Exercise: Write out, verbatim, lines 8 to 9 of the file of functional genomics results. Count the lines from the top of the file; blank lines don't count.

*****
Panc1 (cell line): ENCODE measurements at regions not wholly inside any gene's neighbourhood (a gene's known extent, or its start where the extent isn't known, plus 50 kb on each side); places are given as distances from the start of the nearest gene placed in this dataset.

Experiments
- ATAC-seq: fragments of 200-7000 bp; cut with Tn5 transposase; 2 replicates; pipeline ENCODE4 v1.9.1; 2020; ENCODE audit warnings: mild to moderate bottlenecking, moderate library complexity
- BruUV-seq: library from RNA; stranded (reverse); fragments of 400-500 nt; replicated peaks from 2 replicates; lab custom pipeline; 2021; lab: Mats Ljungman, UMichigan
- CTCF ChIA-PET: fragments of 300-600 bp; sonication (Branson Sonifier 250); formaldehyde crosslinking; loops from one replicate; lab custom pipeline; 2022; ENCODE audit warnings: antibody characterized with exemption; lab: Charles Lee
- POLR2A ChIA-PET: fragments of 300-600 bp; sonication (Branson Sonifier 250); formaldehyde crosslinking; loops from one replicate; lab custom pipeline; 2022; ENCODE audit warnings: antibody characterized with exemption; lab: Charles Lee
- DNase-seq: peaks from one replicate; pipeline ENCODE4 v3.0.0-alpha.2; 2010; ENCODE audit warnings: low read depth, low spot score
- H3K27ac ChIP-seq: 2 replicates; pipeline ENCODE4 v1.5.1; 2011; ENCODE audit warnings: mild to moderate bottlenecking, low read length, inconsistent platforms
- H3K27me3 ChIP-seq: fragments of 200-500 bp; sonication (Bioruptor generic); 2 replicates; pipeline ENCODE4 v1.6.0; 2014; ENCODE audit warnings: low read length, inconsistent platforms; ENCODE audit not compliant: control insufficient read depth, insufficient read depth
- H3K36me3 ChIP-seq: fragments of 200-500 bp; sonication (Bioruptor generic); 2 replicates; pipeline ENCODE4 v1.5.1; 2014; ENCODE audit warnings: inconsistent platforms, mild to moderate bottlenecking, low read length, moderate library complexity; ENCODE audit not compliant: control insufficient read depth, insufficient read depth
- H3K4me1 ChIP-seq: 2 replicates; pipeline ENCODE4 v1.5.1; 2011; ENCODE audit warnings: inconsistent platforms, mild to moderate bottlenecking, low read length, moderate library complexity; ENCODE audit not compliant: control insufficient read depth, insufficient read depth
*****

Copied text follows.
- H3K27ac ChIP-seq: 2 replicates; pipeline ENCODE4 v1.5.1; 2011; ENCODE audit warnings: mild to moderate bottlenecking, low read length, inconsistent platforms
- H3K27me3 ChIP-seq: fragments of 200-500 bp; sonication (Bioruptor generic); 2 replicates; pipeline ENCODE4 v1.6.0; 2014; ENCODE audit warnings: low read length, inconsistent platforms; ENCODE audit not compliant: control insufficient read depth, insufficient read depth